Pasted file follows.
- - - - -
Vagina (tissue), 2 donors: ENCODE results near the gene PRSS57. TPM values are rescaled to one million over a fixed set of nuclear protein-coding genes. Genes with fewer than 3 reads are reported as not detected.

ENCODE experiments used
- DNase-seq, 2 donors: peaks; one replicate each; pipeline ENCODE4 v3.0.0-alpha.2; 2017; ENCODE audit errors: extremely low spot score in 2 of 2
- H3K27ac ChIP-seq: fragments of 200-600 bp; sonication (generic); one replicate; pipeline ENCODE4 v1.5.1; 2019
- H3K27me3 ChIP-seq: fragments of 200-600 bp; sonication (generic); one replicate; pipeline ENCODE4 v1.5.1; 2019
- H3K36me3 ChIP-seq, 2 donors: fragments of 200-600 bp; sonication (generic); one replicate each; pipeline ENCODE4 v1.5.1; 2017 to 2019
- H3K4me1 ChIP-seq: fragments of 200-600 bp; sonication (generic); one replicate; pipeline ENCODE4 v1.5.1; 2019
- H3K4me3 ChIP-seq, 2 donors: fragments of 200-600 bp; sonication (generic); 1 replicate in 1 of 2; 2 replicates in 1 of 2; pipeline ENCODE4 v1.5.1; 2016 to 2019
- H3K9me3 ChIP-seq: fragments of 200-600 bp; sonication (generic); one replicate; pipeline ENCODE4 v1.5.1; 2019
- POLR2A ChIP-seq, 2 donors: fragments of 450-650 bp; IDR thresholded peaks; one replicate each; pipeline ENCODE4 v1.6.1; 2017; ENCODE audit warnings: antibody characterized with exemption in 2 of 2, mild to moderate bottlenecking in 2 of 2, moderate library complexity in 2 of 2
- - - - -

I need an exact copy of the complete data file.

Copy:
Vagina (tissue), 2 donors: ENCODE results near the gene PRSS57. TPM values are rescaled to one million over a fixed set of nuclear protein-coding genes. Genes with fewer than 3 reads are reported as not detected.

ENCODE experiments used
- DNase-seq, 2 donors: peaks; one replicate each; pipeline ENCODE4 v3.0.0-alpha.2; 2017; ENCODE audit errors: extremely low spot score in 2 of 2
- H3K27ac ChIP-seq: fragments of 200-600 bp; sonication (generic); one replicate; pipeline ENCODE4 v1.5.1; 2019
- H3K27me3 ChIP-seq: fragments of 200-600 bp; sonication (generic); one replicate; pipeline ENCODE4 v1.5.1; 2019
- H3K36me3 ChIP-seq, 2 donors: fragments of 200-600 bp; sonication (generic); one replicate each; pipeline ENCODE4 v1.5.1; 2017 to 2019
- H3K4me1 ChIP-seq: fragments of 200-600 bp; sonication (generic); one replicate; pipeline ENCODE4 v1.5.1; 2019
- H3K4me3 ChIP-seq, 2 donors: fragments of 200-600 bp; sonication (generic); 1 replicate in 1 of 2; 2 replicates in 1 of 2; pipeline ENCODE4 v1.5.1; 2016 to 2019
- H3K9me3 ChIP-seq: fragments of 200-600 bp; sonication (generic); one replicate; pipeline ENCODE4 v1.5.1; 2019
- POLR2A ChIP-seq, 2 donors: fragments of 450-650 bp; IDR thresholded peaks; one replicate each; pipeline ENCODE4 v1.6.1; 2017; ENCODE audit warnings: antibody characterized with exemption in 2 of 2, mild to moderate bottlenecking in 2 of 2, moderate library complexity in 2 of 2